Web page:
And Then Life Happened
Thursday, June 7th 2012 7:17 am
I was going to write about some cash game strategy and talk about places to play in Vegas tonight, but we'll just have to wait a day for that.
Once in awhile life comes along and puts everything in perspective. Today is that day for me. A very dear friend, one of my favorite people in the world, passed away after a long battle with cancer this morning. I took the day off today, and will take the day off tomorrow as well. Playing high stakes tournament poker when your head isn't right is a recipe for disaster. My backer is a good guy, and easy to work with, and he deserves to have a player who is sharp and with a clear head. And I need a little time.
If you are going to play live tournament poker for a living, you have to be on the road. A lot. I've spent almost half my time on the road since Black Friday and I miss my wife and my dogs and my friends and my favorite bars and my favorite bands and a lot of other things. When something like this happens to put it all in perspective, I have to wonder what the hell I'm doing. Going home to my family right now would be a lot easier than going back to an empty hotel room.
I'll probably get some writing done this afternoon and go out and have some drinks tonight. I am working on a book with Dr. Aaron Rochlen, a psychologist who has written about the game and approached me about writing a book on poker and psychology. I told him I didn't have time to put into a project that I wasn't sure would sell, so he went out and sold it and now we're writing it. Our due date for delivery to the publisher is July 31st, which means we have some work to do.
So far it's gone very well. This book isn't about how to win by using psychology, my pal Dr. Alan Schoonmaker has covered that subject far too well for me to think I could improve on what he has done. This is a book for casual players, their spouses, and anyone who is interested in the psychology of gambling, risk, money, people, and poker. We talk about how poker concepts relate to psychology and psychological concepts relate to poker.
We just finished a chapter about being a predator at the tables. I found it interesting that Dr. Rochlen wrote mostly about how to be a predator and how to release that part of yourself, while I was much more concerned with talking about how important it is to leave the predator at the tables and not take him home with you. Perhaps I know my predator all too well and don't like him much, while the good doctor has less to fear.
As it turns out, I'm not the only one who got a little wake up call recently. You may remember Brad Booth from an episode of high stakes poker where he had some very notable hands against Phil Ivey and Patrick Antonius. Brad's reputation the last few years has been questionable, and he was called out on the twoplustwo forums recently by some of his friends and creditors. His youtube response from yesterday is ballsy, admitting that he is deeply in debt, broke, and has made some serious mistakes. It's also quite sad. Watch it here - http://www.youtube.com/watch?v=6zbNieYoaos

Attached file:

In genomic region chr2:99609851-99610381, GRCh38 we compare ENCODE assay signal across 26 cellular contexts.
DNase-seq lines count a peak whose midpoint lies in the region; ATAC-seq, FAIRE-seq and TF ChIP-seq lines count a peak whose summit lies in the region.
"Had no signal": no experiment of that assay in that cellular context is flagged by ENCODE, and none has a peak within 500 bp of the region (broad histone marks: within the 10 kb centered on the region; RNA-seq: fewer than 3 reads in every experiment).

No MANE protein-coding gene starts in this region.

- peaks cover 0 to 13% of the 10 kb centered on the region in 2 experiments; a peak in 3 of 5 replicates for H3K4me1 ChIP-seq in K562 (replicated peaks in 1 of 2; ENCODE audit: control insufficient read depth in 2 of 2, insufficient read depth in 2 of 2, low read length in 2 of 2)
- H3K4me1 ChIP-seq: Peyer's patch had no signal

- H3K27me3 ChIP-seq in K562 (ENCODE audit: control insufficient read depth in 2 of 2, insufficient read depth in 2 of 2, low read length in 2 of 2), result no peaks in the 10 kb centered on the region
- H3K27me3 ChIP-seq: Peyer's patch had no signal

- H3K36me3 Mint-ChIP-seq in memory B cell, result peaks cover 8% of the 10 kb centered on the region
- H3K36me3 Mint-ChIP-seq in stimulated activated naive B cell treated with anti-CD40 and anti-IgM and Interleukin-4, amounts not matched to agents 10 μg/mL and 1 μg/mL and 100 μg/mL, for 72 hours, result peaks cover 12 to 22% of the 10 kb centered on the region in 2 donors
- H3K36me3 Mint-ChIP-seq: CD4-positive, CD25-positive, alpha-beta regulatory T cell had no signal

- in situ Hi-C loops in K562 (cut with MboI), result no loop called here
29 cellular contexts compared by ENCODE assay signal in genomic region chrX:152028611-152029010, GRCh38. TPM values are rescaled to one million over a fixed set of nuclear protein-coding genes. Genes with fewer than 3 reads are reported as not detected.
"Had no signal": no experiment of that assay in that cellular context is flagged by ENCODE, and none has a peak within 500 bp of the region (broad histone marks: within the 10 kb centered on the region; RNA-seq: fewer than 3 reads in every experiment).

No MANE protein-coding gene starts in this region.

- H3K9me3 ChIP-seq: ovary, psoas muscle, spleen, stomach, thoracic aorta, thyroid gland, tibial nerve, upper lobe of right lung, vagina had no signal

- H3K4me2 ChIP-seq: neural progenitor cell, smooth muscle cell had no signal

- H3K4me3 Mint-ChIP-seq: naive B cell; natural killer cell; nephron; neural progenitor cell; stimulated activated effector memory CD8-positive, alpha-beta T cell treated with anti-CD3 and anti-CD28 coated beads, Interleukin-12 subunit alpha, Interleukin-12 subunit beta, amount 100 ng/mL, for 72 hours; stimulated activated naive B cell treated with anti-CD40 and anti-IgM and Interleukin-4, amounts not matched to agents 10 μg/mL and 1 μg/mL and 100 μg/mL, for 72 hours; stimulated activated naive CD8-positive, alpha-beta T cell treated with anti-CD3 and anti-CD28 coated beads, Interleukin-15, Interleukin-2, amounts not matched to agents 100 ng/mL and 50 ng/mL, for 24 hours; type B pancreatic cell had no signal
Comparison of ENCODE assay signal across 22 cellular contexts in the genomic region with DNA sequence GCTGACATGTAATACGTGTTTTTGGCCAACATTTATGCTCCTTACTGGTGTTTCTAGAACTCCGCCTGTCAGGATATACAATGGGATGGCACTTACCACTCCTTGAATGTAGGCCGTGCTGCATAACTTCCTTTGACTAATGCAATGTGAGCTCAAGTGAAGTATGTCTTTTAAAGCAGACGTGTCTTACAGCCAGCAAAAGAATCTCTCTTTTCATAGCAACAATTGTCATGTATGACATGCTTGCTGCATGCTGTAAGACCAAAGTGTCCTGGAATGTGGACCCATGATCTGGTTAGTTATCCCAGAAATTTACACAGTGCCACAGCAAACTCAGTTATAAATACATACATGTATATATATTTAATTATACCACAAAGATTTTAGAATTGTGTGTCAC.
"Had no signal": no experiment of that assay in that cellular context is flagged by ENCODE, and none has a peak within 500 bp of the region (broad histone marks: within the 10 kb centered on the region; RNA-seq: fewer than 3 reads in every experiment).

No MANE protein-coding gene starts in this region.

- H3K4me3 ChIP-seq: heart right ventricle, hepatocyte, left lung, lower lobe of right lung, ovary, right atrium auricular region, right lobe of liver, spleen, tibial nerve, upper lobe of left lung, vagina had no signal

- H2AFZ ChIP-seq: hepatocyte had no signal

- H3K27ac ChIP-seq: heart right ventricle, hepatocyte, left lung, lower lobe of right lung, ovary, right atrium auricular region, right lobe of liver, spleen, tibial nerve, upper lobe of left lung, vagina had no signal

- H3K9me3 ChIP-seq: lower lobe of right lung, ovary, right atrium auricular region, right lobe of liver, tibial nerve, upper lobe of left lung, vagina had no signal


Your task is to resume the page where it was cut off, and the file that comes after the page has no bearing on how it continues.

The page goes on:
This reminds me of a number of my students over the years who were recovering addicts. When a new student tells me that they are a recovered alcoholic, I can tell you what their problems will be almost every time. They have trouble folding hands, but most people have that problem. They also have trouble playing too loose, but this is also a very common problem. The problem that people with addiction issues have is that they love the game too much, and can't resist a game. If you have an addictive personality, you can tell me if this sounds like you.
You play games that aren't very good, or games where you haven't been a winner, because you WANT to beat them, not because you are likely to do so. If you are a tournament player who loses at cash games, you continue to play them, jumping into a cash game as soon as the tournament is over. You tend to play games that are too high for your bankroll or your skill level and the swings in your bankroll are huge.
Keeping accurate records and playing in the games where you make the most money is the absolute key to making real money playing poker. If you were a plumber, and also had a job at a gas station, and didn't know that you made five times as much money as a plumber, you might work both jobs for many years and never make enough money to be comfortable. Players who play games that are tough to beat are in a similar spot.
I've seen friends who can play 16 hours a day, grinding away at games that are so small they are rake traps or playing online at stakes they can't beat, and I know those players when I sit down at a table. If you can not manage to play only the games you can beat, you need to treat poker as recreation, because you will never make a comfortable income. I pretty much tell everyone that playing poker for a living is a rotten job these days anyway, but it is much worse if you can't make serious money playing it.
I'm off to get a few drinks in Vegas. By the time you read this I'll have a hangover. Back to a more regular blog tomorrow, no more random streams of consciousness if I can avoid it, but for today that's all I've got.
Also - the blog will be featured regularly on mnpokermag.com, the home of Minnesota Poker Magazine. Check them out.
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